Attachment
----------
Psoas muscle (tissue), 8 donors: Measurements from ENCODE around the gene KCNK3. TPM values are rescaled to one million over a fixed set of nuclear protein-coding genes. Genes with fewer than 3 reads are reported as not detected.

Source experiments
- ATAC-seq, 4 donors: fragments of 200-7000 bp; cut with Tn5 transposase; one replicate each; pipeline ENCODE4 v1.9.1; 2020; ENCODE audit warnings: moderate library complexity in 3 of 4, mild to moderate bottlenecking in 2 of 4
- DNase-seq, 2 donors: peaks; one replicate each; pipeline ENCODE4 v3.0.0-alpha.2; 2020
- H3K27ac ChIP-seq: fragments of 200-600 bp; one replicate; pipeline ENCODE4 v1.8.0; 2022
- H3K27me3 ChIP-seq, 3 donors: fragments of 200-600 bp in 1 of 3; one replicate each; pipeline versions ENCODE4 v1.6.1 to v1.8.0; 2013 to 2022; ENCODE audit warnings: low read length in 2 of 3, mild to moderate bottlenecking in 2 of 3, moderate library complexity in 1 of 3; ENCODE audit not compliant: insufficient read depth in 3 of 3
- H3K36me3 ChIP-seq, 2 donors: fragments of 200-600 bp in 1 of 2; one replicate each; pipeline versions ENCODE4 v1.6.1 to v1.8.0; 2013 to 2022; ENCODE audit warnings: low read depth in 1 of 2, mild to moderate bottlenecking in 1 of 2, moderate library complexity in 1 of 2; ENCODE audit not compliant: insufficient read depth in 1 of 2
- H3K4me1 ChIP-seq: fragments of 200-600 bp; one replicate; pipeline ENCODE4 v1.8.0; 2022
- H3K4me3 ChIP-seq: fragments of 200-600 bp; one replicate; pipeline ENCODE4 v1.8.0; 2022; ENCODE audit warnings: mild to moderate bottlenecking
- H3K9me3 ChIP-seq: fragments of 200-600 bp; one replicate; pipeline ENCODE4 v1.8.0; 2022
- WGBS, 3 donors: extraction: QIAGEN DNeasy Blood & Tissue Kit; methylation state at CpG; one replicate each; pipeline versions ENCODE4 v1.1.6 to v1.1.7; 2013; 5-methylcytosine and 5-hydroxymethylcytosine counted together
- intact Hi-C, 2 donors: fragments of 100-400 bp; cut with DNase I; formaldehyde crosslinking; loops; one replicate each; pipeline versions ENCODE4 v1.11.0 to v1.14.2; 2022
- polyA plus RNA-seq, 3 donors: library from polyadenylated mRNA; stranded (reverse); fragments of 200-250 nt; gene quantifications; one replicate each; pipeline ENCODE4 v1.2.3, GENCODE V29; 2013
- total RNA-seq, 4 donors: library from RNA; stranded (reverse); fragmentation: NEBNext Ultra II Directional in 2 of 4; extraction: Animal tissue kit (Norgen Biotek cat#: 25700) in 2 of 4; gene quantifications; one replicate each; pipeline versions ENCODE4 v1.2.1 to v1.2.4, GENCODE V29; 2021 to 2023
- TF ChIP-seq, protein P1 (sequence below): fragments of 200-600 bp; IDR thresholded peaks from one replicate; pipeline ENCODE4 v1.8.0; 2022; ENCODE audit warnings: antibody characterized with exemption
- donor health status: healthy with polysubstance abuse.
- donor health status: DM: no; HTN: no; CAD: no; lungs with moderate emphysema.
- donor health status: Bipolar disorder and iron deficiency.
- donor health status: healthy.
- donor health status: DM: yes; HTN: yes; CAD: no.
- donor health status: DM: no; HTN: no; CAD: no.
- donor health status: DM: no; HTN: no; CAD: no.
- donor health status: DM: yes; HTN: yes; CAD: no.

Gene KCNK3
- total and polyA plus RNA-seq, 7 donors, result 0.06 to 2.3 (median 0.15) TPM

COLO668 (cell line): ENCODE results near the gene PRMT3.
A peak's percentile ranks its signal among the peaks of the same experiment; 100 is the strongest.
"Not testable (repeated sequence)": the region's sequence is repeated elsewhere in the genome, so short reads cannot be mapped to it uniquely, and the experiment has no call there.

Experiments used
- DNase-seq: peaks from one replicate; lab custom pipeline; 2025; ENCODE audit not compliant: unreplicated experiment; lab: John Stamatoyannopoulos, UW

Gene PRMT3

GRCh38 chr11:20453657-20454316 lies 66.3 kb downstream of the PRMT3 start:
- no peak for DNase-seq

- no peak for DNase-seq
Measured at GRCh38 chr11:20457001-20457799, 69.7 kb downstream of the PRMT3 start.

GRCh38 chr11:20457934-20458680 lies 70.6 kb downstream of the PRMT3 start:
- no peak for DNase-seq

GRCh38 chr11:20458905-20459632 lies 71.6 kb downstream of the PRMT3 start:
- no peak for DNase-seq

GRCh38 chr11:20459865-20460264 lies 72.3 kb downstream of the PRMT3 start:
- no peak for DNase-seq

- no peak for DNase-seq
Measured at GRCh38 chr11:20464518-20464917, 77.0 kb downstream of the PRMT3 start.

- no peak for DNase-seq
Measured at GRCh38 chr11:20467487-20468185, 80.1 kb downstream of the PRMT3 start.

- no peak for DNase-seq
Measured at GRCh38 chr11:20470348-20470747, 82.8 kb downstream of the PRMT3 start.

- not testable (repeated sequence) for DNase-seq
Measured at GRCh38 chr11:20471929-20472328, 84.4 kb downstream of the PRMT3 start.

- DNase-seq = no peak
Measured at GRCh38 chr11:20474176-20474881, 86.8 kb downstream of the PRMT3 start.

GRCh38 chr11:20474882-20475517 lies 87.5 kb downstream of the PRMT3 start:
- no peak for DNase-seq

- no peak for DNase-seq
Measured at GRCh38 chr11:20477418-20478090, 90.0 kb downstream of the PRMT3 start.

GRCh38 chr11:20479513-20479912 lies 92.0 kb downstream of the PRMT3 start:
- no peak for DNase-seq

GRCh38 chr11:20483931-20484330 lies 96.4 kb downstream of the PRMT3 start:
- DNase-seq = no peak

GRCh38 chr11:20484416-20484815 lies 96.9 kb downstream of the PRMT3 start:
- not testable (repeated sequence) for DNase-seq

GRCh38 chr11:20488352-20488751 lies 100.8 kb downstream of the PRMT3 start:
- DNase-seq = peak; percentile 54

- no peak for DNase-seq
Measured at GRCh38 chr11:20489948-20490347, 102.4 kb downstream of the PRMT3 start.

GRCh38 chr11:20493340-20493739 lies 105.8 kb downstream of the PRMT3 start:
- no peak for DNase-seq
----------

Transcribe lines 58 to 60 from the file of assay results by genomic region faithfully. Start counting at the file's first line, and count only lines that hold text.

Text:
GRCh38 chr11:20483931-20484330 lies 96.4 kb downstream of the PRMT3 start:
- DNase-seq = no peak

GRCh38 chr11:20484416-20484815 lies 96.9 kb downstream of the PRMT3 start: